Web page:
Friday, April 29, 2005

vox populis

When Sid Vicious was asked whether he made records for the man in the street, his apocryphal reply was: "I've met the man in the street and he's a c***".

I think with election fever sweeping us, this is an important point to remember. All the news channels and papers feel like they have to saturate us with election coverage - a rare way for them to feel like they are performing a public service at little cost to themselves. So what to do when they're running out of ideas, don't want to shell out for a Michael Crick-style helicopter or something similar. The answer is simple: vox pops.

They are everywhere now. I know this is a contentious issue, with some people thinking that it's snobbish to believe "ordinary people" (i.e. the usual media suspects) don't have anything to say. I'm sure that most of them are very interesting and yes, everyone has a right to their opinion, and yes, the media should stop being so navel-gazing... But the very nature of the format means that this is never going to come across.

First of all, there's the problem of selection. Just because someone is morbidly obese doesn't necessarily mean that they have any insight into the West's obesity epidemic. If they were asked about the personal side of being overweight - the problems and discrimination they face - that would be valid and useful. But too often they're not, and media types desperate for a soundbite (and usually, one that blames someone or something, so the story can be called a 'row') ask them hugely inappropriate questions.

A classic example on CNN on tuesday night. As part of their election coverage, they are seeking the views of the man in the street. Their choice: a lorry driver. Fair enough, he might have interesting things to say on fuel tax, or motorway charging. But no, they ask him about Iraq and the EU. He doesn't care, and repeats a few opinions parroted from some newspaper. So really, they might as well have asked the Sun (or whoever) because that's whose opinion they're getting.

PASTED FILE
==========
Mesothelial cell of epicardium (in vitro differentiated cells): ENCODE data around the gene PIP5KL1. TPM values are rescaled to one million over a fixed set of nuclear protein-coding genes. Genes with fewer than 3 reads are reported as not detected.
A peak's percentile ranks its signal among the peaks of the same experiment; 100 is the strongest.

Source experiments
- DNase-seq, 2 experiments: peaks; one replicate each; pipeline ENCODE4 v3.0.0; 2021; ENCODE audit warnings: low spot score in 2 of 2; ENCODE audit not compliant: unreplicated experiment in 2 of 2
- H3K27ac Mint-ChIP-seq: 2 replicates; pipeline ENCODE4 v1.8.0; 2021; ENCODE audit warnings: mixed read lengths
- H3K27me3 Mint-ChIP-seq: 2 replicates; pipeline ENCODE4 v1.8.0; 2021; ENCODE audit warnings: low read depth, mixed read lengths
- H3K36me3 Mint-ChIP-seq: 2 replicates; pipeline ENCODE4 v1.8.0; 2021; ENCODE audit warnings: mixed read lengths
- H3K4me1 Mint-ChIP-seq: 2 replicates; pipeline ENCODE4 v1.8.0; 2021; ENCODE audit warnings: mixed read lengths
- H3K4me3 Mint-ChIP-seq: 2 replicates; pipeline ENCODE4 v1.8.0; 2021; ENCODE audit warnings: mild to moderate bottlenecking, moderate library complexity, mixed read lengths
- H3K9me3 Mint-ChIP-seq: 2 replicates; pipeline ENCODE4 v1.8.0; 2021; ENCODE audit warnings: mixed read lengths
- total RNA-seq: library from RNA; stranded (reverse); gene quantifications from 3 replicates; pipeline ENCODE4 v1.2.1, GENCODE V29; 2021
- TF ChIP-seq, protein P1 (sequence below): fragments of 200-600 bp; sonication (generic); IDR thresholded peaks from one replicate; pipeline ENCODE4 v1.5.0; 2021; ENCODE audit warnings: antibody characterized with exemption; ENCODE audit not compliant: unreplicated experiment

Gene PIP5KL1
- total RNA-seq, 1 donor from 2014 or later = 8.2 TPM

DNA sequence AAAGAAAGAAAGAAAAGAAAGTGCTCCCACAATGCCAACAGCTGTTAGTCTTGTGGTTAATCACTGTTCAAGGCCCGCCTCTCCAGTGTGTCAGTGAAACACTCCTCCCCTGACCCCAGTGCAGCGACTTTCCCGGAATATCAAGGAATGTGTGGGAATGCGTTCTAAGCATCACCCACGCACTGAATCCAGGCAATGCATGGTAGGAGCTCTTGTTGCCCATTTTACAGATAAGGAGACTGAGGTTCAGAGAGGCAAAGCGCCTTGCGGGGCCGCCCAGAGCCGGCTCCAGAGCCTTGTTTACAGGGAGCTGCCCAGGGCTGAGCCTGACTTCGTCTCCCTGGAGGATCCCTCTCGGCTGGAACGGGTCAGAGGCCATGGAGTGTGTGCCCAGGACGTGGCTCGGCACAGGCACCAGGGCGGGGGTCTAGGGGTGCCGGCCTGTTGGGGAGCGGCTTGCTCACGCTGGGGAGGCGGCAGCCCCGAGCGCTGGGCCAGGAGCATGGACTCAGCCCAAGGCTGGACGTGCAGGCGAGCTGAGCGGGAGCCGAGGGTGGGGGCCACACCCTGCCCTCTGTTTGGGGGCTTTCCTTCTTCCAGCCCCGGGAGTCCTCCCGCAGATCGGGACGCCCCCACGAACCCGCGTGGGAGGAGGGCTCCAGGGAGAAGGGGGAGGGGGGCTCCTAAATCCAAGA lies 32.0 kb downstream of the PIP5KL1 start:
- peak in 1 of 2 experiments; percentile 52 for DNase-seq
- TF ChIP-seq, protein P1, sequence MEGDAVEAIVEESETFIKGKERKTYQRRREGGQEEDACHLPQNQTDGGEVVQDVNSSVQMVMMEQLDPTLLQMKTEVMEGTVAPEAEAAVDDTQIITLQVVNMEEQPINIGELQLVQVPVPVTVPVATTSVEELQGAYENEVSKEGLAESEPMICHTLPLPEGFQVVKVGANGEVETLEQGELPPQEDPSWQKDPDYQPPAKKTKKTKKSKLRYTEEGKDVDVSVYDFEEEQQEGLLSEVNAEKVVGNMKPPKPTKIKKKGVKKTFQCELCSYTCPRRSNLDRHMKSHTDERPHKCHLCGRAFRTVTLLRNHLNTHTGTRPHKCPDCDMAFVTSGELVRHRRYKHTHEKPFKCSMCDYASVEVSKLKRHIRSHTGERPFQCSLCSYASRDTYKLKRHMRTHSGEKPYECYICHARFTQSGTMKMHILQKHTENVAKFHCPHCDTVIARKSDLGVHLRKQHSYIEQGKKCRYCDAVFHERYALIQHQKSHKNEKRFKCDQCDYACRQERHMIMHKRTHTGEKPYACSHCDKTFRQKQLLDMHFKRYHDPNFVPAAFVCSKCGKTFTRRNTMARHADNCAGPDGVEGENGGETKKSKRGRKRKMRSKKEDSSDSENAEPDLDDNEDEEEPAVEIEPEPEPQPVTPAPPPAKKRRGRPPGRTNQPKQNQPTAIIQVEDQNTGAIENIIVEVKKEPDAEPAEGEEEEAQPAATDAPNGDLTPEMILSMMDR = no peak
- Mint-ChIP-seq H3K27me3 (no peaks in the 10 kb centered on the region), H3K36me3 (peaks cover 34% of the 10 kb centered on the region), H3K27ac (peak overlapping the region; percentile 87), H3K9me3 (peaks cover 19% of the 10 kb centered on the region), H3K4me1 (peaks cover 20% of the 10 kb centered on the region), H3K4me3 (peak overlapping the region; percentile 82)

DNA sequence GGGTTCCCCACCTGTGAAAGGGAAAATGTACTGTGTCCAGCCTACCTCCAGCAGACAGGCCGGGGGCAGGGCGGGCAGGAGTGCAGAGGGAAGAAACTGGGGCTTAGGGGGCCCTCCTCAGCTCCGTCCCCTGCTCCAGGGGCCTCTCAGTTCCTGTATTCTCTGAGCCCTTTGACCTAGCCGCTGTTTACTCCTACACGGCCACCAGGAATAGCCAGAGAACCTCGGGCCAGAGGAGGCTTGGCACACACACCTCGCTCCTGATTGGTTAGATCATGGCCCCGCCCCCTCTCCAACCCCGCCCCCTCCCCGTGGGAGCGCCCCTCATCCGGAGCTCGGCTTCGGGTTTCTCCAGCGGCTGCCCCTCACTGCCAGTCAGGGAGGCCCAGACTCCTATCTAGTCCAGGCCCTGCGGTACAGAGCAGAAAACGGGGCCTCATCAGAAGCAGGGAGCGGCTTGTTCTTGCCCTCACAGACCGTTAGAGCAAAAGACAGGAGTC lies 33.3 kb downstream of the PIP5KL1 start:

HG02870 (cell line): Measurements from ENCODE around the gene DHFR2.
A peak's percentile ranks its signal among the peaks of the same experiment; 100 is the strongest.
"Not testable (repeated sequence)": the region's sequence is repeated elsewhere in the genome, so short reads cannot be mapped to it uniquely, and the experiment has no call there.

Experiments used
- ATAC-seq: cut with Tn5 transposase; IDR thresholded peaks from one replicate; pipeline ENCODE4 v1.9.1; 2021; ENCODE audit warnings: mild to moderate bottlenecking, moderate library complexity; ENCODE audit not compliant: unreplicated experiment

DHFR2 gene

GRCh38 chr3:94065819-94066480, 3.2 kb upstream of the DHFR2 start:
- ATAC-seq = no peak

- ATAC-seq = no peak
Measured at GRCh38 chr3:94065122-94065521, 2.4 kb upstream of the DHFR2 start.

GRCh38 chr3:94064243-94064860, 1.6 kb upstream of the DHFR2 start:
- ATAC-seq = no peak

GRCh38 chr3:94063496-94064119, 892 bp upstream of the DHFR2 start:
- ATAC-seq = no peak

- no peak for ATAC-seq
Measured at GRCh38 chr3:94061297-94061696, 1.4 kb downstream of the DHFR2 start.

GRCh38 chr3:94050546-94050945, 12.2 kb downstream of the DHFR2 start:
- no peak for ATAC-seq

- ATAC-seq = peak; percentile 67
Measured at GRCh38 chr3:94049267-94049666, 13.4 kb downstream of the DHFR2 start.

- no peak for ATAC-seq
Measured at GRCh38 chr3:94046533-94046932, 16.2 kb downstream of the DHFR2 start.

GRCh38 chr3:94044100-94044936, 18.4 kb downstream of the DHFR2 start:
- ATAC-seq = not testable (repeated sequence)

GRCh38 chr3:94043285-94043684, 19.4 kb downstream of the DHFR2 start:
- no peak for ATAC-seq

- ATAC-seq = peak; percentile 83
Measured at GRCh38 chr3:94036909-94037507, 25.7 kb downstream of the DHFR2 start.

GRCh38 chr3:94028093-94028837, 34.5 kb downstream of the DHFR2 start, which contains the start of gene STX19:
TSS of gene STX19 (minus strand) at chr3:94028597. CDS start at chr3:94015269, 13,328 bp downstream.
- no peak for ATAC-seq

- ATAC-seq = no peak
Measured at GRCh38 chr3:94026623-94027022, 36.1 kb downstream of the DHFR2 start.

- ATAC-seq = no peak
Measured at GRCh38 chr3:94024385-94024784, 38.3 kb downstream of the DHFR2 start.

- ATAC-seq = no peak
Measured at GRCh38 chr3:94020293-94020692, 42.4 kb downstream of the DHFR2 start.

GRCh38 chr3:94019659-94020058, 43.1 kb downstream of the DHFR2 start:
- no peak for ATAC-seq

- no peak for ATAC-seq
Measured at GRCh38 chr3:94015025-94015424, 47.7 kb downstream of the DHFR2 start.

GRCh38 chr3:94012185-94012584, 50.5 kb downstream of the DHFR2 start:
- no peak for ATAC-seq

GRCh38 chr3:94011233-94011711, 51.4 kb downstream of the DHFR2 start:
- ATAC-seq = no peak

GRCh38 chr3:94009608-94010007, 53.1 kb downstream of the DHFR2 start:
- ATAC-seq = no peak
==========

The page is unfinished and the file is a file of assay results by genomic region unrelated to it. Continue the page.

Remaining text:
News organisations need to learn that vox pops need to be about a personal viewpoint, gained by someone's life being affected by wider events. They shouldn't just be some ill-prepared, ill-informed random, whose views are privileged just because he is one of the few people left not to have a newspaper column.


Blogger Artegall said...

Absolutely...regional papers are the worst. In fact, a bit of praise for The Mail - it hardly ever resorts to this kind of space filling. I can see the point of vox pops at a demonstration, say, or any other big event - but to have this going on throughout the election tells you nothing about the mood of the nation.

5/01/2005 4:19 pm  
Blogger galatea said...

but admittedly, the Mail still injects a "real people" quota into the paper, it's just that their man in the street is probably a woman, and she's probably got a hideous medical complaint.

5/02/2005 12:12 am  

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